Iain McDonald: I don’t know about the Australian market, but in the US market we’re looking at an OEM license for Server Foundation costing around $150 to $200, and it will only be available as OEM.

The business meetings we’ve been having around this product have been really interesting, because we’re changing the way in which we do business. In all my years of working with servers I never looked at a system which could be purchased for less than $3,000, but there is now a very clear space in the market for servers operating at well below this price point. The sort of cheap, accessible hardware available to home users to store their photos and music on is also more than adequate for small business needs.

James Bannan: It shows a very interesting blurring of the boundaries between the low-end business market and consumer space.

Iain McDonald: Definitely. With the increased “consumerization” of IT, gone are the days when small business owners relied on a third person for all their computer knowledge and support. Operators these days tend to know quite a lot.

On page 2: interview with Martin Gregory, director of server and tools for Microsoft Australia.

Interview with Martin Gregory
James Bannan: The concept of Server Foundation is great. Where do you see it fitting in to the current range of server products?

Martin Gregory: Over years, we’ve broadened out the Windows Server family to provide better solutions for particular workloads. A good example is Small Business Server, which suits a certain size of company with particular business needs. This is the path we’ve taken with the entire Window Server family, and Server Foundation fits well into the very small business niche.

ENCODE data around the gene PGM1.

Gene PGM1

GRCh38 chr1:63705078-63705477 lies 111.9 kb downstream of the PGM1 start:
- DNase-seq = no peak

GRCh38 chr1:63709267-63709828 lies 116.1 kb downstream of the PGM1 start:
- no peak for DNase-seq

In Australia, looking at the figures from the ABS (Australian Bureau of Statistics) website, there are approximately 1.9 million small businesses, which represent around 95% of businesses in Australia and employ around 3.6 million people. Additionally, approximately 35% of those businesses operate in regional Australia and 70% operate from home. If you look at the small business market segment, you can’t see it as a homogenous unit--it’s very diverse. Small Business Server works really well for a company with around 15 staff and business needs built around file storage, mail and collaboration, but smaller businesses are more likely to have their email hosted by an ISP and only have requirements for basic secure file and print services. That’s the gap in which we saw Server Foundation having a clear role.

From a server perspective, it enables us to offer a solution at a much lower price point. Not all small businesses are small businesses, and it’s silly to compare a small law firm turning over a few million per year to a corner flower shop. Think of Server Foundation as Flower Shop Server, or Hairdresser Server.

James Bannan: When I spoke to Iain, the pricing for Australia had yet to be confirmed, but he spoke about the US pricing at around the $150 point. Is the pricing for Server Foundation going to be per CPU or is the assumption that businesses at this level will not be implementing multi-CPU solutions?

Martin Gregory: Server Foundation is certainly aimed at single CPU server-class hardware from OEM providers. The pricing will definitely be cheaper than a SBS solution and while the final pricing is very much up to the OEMs, the pricing for Server Foundation will allow them to provide solutions at the $1,000 mark.